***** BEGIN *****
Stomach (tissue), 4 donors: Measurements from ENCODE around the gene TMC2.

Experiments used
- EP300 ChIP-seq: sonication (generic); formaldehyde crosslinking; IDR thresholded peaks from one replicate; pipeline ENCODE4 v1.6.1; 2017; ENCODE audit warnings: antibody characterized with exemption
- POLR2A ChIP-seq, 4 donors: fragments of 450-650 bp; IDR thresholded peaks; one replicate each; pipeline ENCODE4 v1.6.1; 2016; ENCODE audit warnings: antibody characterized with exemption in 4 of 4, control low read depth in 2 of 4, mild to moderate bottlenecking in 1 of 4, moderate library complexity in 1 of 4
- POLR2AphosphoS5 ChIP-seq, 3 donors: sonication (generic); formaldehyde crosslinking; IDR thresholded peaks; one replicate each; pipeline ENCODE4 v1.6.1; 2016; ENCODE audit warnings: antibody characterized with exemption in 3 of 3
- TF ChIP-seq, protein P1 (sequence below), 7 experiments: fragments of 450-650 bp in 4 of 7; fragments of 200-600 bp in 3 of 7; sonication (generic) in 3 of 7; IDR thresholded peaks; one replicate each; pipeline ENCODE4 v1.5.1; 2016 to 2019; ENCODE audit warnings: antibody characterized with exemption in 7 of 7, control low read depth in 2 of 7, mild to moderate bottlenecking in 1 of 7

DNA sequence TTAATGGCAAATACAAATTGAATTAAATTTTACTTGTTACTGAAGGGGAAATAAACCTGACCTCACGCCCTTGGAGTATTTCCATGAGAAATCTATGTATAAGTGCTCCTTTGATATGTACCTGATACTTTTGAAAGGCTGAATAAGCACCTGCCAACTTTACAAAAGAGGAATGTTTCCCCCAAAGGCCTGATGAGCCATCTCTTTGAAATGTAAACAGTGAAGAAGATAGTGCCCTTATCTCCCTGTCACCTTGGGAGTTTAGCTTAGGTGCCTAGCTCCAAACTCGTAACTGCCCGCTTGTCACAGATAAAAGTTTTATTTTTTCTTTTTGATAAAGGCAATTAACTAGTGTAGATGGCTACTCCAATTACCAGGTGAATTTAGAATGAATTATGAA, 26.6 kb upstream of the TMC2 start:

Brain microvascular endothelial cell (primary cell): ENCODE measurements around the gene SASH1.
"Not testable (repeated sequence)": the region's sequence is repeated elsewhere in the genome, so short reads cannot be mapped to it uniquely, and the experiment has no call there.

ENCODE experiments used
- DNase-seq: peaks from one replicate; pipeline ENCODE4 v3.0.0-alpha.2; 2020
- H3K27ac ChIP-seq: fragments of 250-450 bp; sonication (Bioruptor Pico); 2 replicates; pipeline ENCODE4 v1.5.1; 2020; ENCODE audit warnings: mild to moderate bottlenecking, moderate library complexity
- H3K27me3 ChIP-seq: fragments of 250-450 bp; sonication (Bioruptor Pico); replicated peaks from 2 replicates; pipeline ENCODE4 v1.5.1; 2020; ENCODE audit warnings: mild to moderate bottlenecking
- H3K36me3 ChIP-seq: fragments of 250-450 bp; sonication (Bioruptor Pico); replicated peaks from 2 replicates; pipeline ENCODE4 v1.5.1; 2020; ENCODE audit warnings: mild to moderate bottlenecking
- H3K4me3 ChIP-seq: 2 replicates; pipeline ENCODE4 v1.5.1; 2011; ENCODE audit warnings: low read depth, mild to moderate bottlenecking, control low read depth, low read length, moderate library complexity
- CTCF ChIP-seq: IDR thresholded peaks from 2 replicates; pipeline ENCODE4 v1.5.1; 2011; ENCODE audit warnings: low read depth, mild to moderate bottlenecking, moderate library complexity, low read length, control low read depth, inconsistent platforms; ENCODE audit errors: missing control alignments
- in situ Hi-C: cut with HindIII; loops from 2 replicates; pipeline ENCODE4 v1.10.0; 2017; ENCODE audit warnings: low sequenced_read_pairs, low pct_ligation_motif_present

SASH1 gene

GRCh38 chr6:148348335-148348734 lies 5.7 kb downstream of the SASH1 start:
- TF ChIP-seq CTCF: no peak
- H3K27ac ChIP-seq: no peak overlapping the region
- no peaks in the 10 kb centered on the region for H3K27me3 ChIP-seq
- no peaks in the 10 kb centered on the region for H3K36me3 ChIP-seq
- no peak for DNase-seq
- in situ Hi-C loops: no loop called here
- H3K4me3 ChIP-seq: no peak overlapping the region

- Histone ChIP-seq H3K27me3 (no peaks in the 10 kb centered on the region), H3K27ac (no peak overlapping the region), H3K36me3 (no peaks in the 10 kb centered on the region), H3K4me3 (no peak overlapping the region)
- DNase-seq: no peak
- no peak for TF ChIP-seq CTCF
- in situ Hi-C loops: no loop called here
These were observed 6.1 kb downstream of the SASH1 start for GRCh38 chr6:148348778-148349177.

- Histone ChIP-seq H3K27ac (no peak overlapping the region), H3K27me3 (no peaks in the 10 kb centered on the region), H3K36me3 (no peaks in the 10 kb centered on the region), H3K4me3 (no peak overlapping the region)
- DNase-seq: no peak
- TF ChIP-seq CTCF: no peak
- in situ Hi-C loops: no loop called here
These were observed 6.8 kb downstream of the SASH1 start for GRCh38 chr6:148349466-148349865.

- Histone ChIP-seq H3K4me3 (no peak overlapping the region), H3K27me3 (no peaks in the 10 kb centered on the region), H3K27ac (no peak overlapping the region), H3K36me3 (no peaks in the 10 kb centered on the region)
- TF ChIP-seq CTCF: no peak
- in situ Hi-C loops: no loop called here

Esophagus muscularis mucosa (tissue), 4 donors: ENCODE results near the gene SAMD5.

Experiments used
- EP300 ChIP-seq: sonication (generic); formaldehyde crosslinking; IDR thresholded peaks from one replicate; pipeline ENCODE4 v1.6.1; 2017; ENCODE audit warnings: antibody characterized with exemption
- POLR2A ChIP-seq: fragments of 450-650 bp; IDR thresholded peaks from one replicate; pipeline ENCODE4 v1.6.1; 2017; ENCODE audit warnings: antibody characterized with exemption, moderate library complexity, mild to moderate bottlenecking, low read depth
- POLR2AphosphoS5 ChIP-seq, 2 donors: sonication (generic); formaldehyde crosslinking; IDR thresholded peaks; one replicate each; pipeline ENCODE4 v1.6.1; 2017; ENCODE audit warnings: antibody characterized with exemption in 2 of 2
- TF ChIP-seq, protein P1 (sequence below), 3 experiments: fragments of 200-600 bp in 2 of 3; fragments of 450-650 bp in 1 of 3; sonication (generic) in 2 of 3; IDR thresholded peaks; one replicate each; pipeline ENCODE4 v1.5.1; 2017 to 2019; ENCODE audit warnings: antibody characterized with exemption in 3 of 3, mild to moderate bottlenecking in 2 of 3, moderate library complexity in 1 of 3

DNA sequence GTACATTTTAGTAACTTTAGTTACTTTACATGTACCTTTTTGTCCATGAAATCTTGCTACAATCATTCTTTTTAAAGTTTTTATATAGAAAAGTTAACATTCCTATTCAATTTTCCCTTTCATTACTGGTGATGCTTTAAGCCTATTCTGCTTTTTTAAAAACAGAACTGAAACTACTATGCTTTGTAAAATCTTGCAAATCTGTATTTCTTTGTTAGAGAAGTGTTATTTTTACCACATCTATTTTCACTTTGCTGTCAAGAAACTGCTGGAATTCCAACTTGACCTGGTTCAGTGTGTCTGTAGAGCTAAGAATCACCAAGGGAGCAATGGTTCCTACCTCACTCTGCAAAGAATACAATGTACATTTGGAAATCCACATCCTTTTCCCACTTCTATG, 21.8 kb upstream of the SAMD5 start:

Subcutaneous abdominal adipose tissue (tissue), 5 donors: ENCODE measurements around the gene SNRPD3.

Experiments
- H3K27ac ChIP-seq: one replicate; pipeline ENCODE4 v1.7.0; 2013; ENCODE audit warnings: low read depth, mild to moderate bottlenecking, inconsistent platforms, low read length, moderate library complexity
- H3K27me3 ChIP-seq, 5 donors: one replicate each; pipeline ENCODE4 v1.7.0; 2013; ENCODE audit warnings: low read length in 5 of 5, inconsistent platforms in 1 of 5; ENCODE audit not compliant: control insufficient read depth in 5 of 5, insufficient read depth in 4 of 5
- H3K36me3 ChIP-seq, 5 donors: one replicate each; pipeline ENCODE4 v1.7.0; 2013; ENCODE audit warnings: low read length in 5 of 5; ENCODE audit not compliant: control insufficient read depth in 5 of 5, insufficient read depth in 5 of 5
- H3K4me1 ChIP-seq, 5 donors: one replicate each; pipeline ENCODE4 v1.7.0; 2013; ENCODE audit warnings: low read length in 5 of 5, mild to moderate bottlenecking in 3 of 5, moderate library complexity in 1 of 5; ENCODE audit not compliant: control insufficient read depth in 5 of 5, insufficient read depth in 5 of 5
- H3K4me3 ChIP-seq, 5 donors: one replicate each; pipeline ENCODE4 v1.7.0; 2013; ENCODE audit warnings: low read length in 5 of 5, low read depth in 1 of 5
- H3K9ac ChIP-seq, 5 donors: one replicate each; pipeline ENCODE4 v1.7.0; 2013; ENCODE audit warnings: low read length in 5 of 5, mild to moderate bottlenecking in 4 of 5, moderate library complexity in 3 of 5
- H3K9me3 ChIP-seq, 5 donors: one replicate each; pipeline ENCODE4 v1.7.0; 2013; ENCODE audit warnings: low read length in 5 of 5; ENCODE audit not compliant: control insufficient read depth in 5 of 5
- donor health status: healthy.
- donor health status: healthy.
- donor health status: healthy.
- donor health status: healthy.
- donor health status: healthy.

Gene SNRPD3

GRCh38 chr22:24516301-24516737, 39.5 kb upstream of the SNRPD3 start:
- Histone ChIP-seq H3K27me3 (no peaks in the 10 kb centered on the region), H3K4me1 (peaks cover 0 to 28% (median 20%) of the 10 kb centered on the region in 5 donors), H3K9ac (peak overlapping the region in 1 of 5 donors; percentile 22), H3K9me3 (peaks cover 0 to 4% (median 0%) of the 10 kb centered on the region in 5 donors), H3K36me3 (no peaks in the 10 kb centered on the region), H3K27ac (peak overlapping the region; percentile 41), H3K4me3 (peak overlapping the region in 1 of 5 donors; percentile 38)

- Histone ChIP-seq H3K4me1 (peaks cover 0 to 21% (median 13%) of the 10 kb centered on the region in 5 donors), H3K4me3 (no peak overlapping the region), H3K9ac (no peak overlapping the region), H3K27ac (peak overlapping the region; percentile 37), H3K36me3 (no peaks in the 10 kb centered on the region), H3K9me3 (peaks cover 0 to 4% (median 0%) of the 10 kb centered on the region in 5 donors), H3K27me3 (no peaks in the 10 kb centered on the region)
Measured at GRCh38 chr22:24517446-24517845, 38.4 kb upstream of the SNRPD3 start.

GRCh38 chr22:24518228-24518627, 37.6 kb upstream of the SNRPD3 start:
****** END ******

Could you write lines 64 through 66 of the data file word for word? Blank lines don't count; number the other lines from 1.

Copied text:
- Histone ChIP-seq H3K4me1 (peaks cover 0 to 21% (median 13%) of the 10 kb centered on the region in 5 donors), H3K4me3 (no peak overlapping the region), H3K9ac (no peak overlapping the region), H3K27ac (peak overlapping the region; percentile 37), H3K36me3 (no peaks in the 10 kb centered on the region), H3K9me3 (peaks cover 0 to 4% (median 0%) of the 10 kb centered on the region in 5 donors), H3K27me3 (no peaks in the 10 kb centered on the region)
Measured at GRCh38 chr22:24517446-24517845, 38.4 kb upstream of the SNRPD3 start.

GRCh38 chr22:24518228-24518627, 37.6 kb upstream of the SNRPD3 start: